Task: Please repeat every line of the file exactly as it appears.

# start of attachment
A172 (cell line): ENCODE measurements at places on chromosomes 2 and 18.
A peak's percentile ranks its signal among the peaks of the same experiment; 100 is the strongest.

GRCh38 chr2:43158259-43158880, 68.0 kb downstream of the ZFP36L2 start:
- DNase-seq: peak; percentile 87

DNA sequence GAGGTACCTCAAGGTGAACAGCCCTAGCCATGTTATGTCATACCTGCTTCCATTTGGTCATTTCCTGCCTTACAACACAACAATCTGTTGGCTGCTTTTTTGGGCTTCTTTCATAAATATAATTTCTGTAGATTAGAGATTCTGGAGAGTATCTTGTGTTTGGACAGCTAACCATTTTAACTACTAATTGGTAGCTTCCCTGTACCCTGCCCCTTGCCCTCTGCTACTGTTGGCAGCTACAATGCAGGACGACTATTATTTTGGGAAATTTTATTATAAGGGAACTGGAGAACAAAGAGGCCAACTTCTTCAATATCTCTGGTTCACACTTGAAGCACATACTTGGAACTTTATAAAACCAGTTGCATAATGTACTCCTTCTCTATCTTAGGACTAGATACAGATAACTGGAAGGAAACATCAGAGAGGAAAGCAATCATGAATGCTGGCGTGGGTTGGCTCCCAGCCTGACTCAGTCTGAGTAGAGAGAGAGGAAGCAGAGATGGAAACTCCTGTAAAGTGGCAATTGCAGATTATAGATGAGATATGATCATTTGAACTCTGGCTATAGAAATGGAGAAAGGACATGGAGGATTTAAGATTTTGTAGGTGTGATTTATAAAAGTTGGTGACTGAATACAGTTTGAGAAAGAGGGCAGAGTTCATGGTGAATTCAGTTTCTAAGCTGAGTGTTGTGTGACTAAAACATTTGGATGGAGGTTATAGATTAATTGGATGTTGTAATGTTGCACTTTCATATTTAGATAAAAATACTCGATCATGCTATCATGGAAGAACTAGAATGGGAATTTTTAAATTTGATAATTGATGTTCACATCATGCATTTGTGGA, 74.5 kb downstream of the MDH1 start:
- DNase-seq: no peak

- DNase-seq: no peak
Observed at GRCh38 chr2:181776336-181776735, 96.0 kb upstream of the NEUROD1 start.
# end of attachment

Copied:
A172 (cell line): ENCODE measurements at places on chromosomes 2 and 18.
A peak's percentile ranks its signal among the peaks of the same experiment; 100 is the strongest.

GRCh38 chr2:43158259-43158880, 68.0 kb downstream of the ZFP36L2 start:
- DNase-seq: peak; percentile 87

DNA sequence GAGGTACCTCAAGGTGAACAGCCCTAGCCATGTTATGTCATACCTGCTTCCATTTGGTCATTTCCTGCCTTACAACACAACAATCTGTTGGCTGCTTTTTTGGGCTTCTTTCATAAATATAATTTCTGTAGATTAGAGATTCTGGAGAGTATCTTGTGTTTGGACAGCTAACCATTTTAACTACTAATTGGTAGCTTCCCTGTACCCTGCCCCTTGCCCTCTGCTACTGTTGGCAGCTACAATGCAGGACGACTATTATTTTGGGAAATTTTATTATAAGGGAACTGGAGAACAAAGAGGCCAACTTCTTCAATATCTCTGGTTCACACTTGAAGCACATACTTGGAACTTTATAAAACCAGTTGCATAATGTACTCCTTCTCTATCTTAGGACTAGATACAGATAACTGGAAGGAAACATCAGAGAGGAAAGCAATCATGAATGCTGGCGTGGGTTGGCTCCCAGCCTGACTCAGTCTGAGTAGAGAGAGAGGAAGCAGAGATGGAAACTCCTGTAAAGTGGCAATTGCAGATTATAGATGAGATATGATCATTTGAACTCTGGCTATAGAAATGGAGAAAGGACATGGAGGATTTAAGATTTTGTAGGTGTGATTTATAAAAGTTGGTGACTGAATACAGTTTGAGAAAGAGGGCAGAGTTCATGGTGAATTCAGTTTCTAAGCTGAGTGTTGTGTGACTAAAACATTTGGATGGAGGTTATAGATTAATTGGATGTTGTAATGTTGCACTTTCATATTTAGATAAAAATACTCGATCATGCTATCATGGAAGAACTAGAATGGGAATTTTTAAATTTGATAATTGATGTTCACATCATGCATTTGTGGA, 74.5 kb downstream of the MDH1 start:
- DNase-seq: no peak

- DNase-seq: no peak
Observed at GRCh38 chr2:181776336-181776735, 96.0 kb upstream of the NEUROD1 start.